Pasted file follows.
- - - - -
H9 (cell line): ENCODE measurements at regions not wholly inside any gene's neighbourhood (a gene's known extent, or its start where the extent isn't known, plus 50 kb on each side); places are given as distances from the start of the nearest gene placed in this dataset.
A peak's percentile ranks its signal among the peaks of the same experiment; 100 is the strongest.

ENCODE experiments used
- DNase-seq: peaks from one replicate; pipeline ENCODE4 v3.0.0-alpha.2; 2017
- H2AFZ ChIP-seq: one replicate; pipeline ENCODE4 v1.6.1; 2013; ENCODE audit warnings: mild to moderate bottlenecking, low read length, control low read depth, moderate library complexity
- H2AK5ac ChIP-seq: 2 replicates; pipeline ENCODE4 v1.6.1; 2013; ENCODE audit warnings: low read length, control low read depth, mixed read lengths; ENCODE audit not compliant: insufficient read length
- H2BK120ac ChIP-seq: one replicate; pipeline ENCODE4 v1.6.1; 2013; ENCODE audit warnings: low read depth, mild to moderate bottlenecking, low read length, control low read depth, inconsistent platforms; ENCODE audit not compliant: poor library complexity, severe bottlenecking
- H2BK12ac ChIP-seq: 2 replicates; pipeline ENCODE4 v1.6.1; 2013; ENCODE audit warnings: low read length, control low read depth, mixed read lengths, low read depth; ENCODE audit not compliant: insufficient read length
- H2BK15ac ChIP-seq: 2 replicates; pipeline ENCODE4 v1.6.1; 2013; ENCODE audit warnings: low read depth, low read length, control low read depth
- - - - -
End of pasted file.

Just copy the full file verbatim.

H9 (cell line): ENCODE measurements at regions not wholly inside any gene's neighbourhood (a gene's known extent, or its start where the extent isn't known, plus 50 kb on each side); places are given as distances from the start of the nearest gene placed in this dataset.
A peak's percentile ranks its signal among the peaks of the same experiment; 100 is the strongest.

ENCODE experiments used
- DNase-seq: peaks from one replicate; pipeline ENCODE4 v3.0.0-alpha.2; 2017
- H2AFZ ChIP-seq: one replicate; pipeline ENCODE4 v1.6.1; 2013; ENCODE audit warnings: mild to moderate bottlenecking, low read length, control low read depth, moderate library complexity
- H2AK5ac ChIP-seq: 2 replicates; pipeline ENCODE4 v1.6.1; 2013; ENCODE audit warnings: low read length, control low read depth, mixed read lengths; ENCODE audit not compliant: insufficient read length
- H2BK120ac ChIP-seq: one replicate; pipeline ENCODE4 v1.6.1; 2013; ENCODE audit warnings: low read depth, mild to moderate bottlenecking, low read length, control low read depth, inconsistent platforms; ENCODE audit not compliant: poor library complexity, severe bottlenecking
- H2BK12ac ChIP-seq: 2 replicates; pipeline ENCODE4 v1.6.1; 2013; ENCODE audit warnings: low read length, control low read depth, mixed read lengths, low read depth; ENCODE audit not compliant: insufficient read length
- H2BK15ac ChIP-seq: 2 replicates; pipeline ENCODE4 v1.6.1; 2013; ENCODE audit warnings: low read depth, low read length, control low read depth